Fired manager defends actions His dealings with developer were above board, ex-Taneytown official says

August 26, 1993|By Traci A. Johnson | Traci A. Johnson,Staff Writer

Yesterday's article in the Carroll County edition about former Taneytown City Manager Joseph A. Mangini should have said he was attempting to rent a house in Pennsylvania.

The Baltimore Sun regrets the errors.

Joseph A. Mangini Jr. says that when he was fired as Taneytown city manager two weeks ago, the mayor and City Council told him there was an appearance of impropriety in his dealings with a local developer.

Mr. Mangini denies that he handled any city business inappropriately. He says the mayor and council just wanted an excuse to eliminate a driving force in the city's government.


"They didn't want someone who was a strong leader," Mr. Mangini said yesterday. "I don't have a problem with being terminated. I am not disputing their right to fire me.

"But when they say I did not do my job, that my work was unacceptable, that's when I take offense," he said.

Mr. Mangini was fired Aug. 9 during a closed session after the city's monthly council meeting. He was terminated after he refused to resign as requested by the mayor and council.

City Attorney Thomas F. Stansfield instructed all city officials not to comment on Mr. Mangini's situation.

According to Mr. Mangini, his termination stems from the assertion that there was a conflict of interest in Mr. Mangini's handling of letters of credit for Daybreak Estates, the developer of the Roberts Mill Run subdivision at the northeast end of town.

Both of the developer's letters of credit -- money in an account from which developers draw as they build -- expired by September 1992. At that point, city officials were authorized to step in and protect the city's interests. Letters of credit help assure that a developer doesn't run out of money and leave a project unfinished.

Mr. Mangini said he immediately began trying to get the letters of credit renewed. He said that when he was fired, he was told by the mayor and City Council that he had not tried to rectify the situation.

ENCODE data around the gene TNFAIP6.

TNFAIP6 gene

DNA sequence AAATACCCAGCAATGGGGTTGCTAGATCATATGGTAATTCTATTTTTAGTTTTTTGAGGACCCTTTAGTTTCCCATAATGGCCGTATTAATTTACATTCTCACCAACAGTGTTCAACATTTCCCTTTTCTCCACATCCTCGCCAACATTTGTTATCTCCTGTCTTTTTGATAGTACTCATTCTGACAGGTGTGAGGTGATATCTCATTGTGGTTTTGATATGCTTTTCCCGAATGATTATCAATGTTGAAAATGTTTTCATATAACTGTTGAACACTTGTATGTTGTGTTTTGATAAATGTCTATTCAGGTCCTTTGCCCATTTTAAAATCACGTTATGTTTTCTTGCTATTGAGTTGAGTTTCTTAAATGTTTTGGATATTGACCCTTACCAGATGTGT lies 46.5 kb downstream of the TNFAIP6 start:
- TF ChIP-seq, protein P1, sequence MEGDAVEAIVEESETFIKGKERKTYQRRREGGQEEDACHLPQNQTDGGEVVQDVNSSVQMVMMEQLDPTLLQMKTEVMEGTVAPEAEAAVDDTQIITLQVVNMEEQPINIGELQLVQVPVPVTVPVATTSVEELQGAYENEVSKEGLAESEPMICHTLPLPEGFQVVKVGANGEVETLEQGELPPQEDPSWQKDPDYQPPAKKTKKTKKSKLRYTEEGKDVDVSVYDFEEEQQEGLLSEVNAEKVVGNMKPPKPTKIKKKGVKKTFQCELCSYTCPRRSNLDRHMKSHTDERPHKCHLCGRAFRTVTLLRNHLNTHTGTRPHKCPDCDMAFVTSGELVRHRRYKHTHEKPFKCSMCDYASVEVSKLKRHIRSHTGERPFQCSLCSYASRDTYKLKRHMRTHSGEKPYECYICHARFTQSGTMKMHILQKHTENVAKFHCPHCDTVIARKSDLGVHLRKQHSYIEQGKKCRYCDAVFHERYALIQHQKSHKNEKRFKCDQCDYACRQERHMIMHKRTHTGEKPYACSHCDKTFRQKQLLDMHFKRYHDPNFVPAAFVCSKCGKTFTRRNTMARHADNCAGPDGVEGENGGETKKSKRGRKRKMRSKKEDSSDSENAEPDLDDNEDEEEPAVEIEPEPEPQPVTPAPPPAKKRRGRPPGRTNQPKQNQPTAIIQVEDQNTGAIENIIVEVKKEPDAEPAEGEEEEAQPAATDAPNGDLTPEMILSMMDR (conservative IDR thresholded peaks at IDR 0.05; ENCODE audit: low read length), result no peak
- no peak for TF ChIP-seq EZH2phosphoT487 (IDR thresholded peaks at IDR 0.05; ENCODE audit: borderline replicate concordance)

"I admit, I missed the expiration on the first letter of credit, but I was away doing my military service when it expired," said Mr. Mangini, who is in U.S. Army Reserve.

"But as soon as I found out about it, I sent out a letter to the developer telling him that the letter of credit had to be renewed before the city would take over the development."

Mr. Mangini has several letters dating from Sept. 2, 1992, through Aug. 6, 1993, that he sent to developer Samuel Rothblum, telling him to re-establish the letters of credit or face repercussions from the city.

In a letter dated Oct. 9, 1992, Mr. Mangini indicated to Mr. Rothblum that his application and fee for a zoning certificate were being returned to him until he complied with the city's requests.

According to notations typed at the bottom of the letters and other documents, copies were sent to the mayor and City Council, Clerk Treasurer Linda M. Hess, Code Enforcement Officer Laverne "Smitty" Smith, and Mr. Stansfield.

The alleged conflict of interest appeared a few months ago when Mangini began making arrangements to purchase a home in Roberts Mill Run through PaineWebber Mortgage Finance Inc., in Rockville. The company had financed homes in that development before, Mr. Mangini said.

In a July 22 letter sent to Mr. Rothblum, Mr. Stansfield said Mr. Mangini would no longer handle items related to the project "so as to avoid any appearance of impropriety in as much as the city manager plans to purchase a home in Roberts Mill Run."

"I stopped that same guy's work [Mr. Rothblum's] on Baumgardner Avenue until he put in the street lights, and he was roaring mad, this same guy I am supposed to be helping," Mr. Mangini said. "To say I wasn't doing anything [to solve the problems with the development] was a lie.

"And there wasn't a conflict of interest, either. The only relationship the builder had to me was that he built the house," Mr. Mangini said. "The builder was not financing the house."

The money connection became a moot point while Mr. Mangini was away on active military service in late July. The loan request was turned down, and his wife, Gale, had to make arrangements to buy a house in Littlestown, Pa., before the family had to move from their East Baltimore Street home on Aug. 31.

"I'm not sure if the council knew that we didn't get the loan, but the mayor did," Mr. Mangini said. "He knew we weren't going to be able to get the house."

Mr. Mangini said the council never questioned the expired letters of credit when members approved each month the city's financial report, on which the expired letters of credit were listed with the other items in the Taneytown savings account.

No one talked to him about letters of credit which were expired when he before he took job in January 1992, Mr. Mangini said.

It is for those reasons that he feels the real cause for his dismissal lies elsewhere.

Baltimore Sun Articles
Please note the green-lined linked article text has been applied commercially without any involvement from our newsroom editors, reporters or any other editorial staff.